So, I finally finished Spiritual Housecleaning by Kathryn L. Robyn. What a chore that was.
Now, I should set the stage by explaining that I found this book in the laundry room of my apartment building (its the traditional spot for folks to leave things that are no longer wanted but too good to throw away). I flipped through the first few pages and it sounded pretty good. Ms. Robyn talked a bit about how a messy house can glom up your creativity, basically, and I’ve often found that to the case. So I decided to read it.
But the farther in I got, the more surreal the experience became. She takes us room by room through the house, explaining how to clean it…at first. The chapter on the kitchen made a lot of sense. But as she moved on, there was less about physical cleaning and more and more about why your house is messy in the first place, and towards the end the phrase ‘sacred space’ cropped up frequently. I didn’t mind the latter so much as the former.
Because according to Ms. Robyn, if your house is messy, you must have been abused as a child.
Indeed. She comes back to this point over and over. Now, I don’t want to belittle the trauma that way too many people had to endure as children. And if this book was called “Cleaning house as a means of dealing with childhood abuse” then things would’ve been fine. I would’ve passed it by. But that’s not the title, and the way Robyn keeps returning to this point has me assuming that she herself was abused, and I’m sorry for her. But I don’t want to read all about it.
Mix in a bit of paranoia… when talking about the bedroom and sleep issues, one of her suggestions is “Good locks, extra locks, and locked and wired windows” so you can feel safe to sleep. Shortly after is the advice to “Masterbate! It releases pent-up energy like a steam valve. A good vibrator will minimize any exertion involved.” I have to say using a vibrator would maxmize the exertion involved for me, but I guess the reader is assumed to be female.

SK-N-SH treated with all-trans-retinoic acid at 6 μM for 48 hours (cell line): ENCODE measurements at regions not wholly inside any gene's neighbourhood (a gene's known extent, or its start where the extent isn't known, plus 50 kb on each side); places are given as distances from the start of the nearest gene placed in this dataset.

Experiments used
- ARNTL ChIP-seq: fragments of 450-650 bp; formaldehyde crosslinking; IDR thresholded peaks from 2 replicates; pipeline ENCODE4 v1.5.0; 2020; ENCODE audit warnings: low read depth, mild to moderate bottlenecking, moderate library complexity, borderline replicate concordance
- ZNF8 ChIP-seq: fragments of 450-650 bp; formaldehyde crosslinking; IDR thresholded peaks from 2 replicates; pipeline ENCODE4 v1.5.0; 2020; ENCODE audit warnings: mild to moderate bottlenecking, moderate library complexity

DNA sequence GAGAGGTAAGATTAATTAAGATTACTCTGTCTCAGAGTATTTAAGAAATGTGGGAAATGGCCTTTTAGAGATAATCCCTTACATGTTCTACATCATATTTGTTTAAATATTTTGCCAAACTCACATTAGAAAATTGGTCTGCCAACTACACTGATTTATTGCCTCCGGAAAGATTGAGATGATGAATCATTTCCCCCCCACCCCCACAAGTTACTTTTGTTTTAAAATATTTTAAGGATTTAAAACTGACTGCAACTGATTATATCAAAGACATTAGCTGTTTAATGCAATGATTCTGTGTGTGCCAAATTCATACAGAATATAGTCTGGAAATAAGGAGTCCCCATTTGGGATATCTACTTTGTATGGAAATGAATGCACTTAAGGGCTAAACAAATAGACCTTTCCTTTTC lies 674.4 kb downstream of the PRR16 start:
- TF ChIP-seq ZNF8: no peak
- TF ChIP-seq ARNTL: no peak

I could go on and on. Her ‘Practice Pages’ are exercises to help us accomplish…um, a clean house? Again, they start as practical exercises, but by the end she has us meditating and speaking to our spirit guides.
Ms. Robyn could probably write an interesting New Age metaphysics book. And that’s what she should have done. Spiritual Healing ends up being a mish-mosh that isn’t going to please anyone. If you really want tips to help you manage the chaos of life so that you can stay centered and focused on things that are important to you, then a great chunk of this book will be useless. If you’re looking for a book on metaphysics and a sort of inward spirituality, then the bits about how to clean an oven aren’t going to be much use.
Two thumbs down. In fact, I wish I had a third hand so I could give it 3 thumbs down. Stay away from this book!